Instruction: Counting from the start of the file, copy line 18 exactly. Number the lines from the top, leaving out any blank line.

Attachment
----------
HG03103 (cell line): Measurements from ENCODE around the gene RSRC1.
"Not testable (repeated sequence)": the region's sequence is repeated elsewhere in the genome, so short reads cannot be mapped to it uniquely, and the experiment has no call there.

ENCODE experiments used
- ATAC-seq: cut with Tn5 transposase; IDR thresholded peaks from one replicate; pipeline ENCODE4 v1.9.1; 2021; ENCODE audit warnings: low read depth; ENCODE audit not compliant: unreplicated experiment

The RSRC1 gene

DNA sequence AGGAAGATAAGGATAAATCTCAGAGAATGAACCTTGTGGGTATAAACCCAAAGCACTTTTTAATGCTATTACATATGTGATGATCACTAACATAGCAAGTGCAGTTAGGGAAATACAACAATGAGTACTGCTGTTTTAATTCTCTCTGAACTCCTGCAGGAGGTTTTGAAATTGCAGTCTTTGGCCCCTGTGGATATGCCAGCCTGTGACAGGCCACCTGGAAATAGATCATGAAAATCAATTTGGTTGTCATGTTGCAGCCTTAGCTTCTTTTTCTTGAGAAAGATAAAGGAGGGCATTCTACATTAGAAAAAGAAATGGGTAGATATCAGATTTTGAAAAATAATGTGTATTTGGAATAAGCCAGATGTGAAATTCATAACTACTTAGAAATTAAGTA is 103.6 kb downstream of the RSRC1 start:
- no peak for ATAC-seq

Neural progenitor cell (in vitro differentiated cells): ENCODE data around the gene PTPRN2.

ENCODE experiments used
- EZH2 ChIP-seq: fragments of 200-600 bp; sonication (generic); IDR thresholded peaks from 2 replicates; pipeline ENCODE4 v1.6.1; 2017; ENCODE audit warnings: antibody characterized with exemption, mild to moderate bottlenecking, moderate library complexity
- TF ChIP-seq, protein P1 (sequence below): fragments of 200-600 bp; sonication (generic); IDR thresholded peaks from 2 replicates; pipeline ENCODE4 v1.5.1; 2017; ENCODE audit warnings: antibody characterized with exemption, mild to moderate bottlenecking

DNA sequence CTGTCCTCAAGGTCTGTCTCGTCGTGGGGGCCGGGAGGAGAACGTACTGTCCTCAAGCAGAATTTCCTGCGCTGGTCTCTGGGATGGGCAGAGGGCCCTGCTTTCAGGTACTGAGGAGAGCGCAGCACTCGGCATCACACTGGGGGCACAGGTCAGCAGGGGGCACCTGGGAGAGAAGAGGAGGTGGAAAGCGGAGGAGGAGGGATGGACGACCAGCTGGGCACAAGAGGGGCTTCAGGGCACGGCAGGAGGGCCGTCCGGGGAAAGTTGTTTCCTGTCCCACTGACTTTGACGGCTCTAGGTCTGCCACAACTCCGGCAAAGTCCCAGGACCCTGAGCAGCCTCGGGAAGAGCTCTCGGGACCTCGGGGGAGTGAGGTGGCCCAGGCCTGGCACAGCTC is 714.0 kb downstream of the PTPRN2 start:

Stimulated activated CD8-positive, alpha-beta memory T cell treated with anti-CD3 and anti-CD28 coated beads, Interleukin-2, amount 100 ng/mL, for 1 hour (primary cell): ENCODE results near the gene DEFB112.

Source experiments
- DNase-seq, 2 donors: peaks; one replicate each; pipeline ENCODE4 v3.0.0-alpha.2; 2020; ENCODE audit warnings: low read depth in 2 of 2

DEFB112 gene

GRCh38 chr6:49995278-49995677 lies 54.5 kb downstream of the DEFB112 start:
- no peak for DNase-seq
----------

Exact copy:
- no peak for DNase-seq